Video from The Beauty of
Blade Runner 2049 returns to the dystopian metropolis of Ridley Scott’s classic three decades later. Ryan Gosling is K. Like Harrison Ford’s Deckard before him, K is a Blade Runner, tasked with locating/“retiring” rogue replicants – artificial, bio-engineered people. He makes a discovery which could have huge implications for himself and the already difficult relationship between humans and replicants. In his quest to uncover the truth, K must track down Deckard for information.
Villeneuve’s film contemplates deep questions of identity. We are asked to contemplate creating a world in which you can never be sure who is or isn’t real – or even what it truly means to be “real”.
Cinematographer Roger Deakins amplifies this existential uncertainty by reducing characters and locations to forms, shapes and colors. Many scenes are shrouded in smog, mist, rain or snow, rendering humans and replicants into silhouettes.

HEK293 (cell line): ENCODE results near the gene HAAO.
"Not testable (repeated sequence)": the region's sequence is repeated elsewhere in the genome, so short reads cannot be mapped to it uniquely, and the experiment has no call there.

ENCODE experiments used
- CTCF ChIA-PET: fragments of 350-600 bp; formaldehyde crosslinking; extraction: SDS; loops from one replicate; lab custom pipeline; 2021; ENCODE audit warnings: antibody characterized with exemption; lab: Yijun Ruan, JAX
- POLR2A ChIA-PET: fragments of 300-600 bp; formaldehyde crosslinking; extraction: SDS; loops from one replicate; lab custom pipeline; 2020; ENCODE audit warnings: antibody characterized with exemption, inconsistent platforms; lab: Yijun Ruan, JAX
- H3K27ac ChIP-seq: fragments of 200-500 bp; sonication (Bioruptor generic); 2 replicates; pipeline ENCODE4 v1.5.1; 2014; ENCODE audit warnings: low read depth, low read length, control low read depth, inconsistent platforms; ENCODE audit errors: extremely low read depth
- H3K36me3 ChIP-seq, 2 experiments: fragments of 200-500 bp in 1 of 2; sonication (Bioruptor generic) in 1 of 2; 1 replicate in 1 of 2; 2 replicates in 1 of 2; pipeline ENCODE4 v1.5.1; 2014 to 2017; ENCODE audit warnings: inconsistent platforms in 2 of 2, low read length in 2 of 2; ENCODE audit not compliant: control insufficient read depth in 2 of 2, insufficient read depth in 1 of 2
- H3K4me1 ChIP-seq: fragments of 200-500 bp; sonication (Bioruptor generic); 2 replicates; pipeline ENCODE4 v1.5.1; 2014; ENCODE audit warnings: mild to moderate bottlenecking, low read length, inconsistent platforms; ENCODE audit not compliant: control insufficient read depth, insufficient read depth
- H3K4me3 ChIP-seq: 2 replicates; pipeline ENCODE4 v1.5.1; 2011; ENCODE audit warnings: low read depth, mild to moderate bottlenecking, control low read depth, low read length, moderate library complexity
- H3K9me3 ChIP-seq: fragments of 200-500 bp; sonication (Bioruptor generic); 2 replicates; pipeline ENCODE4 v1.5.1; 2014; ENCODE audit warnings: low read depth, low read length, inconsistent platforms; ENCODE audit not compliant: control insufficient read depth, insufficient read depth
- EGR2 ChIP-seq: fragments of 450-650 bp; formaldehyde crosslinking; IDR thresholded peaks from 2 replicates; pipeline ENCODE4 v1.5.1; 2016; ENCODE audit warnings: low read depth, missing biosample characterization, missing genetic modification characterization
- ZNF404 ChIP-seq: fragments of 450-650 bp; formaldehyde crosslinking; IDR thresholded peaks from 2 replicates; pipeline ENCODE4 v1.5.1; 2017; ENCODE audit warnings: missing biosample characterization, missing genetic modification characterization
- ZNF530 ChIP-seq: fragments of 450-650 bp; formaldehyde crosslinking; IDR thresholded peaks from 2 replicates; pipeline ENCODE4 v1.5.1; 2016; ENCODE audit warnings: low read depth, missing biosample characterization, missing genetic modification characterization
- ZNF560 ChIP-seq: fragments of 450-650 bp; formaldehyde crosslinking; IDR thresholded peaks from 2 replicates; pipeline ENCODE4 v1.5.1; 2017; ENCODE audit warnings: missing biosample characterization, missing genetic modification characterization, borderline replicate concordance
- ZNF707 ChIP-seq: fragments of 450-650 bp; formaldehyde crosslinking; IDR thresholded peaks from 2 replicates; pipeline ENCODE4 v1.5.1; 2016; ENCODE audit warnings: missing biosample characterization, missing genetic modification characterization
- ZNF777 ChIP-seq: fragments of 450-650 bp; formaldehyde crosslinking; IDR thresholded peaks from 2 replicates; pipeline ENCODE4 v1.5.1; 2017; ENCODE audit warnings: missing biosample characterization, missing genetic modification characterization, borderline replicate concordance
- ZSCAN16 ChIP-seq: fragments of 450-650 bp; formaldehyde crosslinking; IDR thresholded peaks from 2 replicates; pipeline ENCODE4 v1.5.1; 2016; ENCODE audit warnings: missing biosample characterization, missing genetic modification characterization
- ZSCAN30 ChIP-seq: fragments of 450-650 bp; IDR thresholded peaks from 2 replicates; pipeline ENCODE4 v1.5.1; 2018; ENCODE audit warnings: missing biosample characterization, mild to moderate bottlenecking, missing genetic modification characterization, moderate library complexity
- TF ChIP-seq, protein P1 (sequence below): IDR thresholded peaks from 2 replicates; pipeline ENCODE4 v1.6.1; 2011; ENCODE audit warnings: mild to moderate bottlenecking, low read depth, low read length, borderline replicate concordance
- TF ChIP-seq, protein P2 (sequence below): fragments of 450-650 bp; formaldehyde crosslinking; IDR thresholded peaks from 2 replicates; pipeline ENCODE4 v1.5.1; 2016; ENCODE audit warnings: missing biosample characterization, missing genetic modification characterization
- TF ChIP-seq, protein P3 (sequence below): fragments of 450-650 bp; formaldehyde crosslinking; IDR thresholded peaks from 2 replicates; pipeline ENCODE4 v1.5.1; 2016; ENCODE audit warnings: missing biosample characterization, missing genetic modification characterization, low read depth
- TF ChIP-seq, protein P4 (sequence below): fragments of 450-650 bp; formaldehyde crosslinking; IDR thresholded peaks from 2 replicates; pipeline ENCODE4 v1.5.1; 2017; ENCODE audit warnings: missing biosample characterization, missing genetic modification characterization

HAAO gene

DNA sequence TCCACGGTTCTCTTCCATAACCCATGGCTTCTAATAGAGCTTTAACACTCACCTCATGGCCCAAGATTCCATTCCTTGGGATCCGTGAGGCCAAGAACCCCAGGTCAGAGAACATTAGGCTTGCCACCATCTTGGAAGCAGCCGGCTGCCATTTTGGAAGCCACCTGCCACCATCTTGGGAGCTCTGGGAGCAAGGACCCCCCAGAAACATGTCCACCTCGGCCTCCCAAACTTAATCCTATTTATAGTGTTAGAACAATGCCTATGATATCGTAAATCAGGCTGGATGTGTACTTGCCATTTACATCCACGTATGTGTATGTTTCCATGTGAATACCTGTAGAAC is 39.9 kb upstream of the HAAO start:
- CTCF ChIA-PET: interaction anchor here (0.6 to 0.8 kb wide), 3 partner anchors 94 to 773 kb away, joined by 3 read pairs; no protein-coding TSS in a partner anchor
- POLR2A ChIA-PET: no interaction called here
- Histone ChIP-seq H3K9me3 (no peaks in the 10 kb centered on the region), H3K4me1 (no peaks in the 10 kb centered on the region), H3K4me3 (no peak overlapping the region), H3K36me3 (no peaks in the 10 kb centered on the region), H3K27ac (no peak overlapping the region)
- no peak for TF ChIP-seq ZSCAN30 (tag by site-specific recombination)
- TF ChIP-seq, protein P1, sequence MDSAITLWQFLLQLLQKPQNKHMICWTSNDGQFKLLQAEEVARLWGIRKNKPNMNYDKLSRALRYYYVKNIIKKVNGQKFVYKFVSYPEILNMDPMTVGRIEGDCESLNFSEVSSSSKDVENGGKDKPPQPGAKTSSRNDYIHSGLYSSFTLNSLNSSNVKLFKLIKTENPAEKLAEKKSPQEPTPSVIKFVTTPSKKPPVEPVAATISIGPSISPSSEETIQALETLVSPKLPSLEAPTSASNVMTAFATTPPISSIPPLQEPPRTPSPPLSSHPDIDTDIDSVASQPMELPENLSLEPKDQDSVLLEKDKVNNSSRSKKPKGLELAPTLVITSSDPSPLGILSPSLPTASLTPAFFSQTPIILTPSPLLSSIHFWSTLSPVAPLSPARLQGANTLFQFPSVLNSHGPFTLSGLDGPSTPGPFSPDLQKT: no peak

The most brilliant use of color is the sequence in which K first tracks Deckard down, who is hiding out in Las Vegas, a city that’s been abandoned since the detonation of a dirty bomb. Inspired by photos of the Australian dust storm of 2009, Deakins bathed this sequence in soft, orangey-red – almost Martian – light. This warmth, contrasted with the cold artificial light of LA, underlines the personal nature of K’s journey and the theme of birth which is implicated throughout the film.
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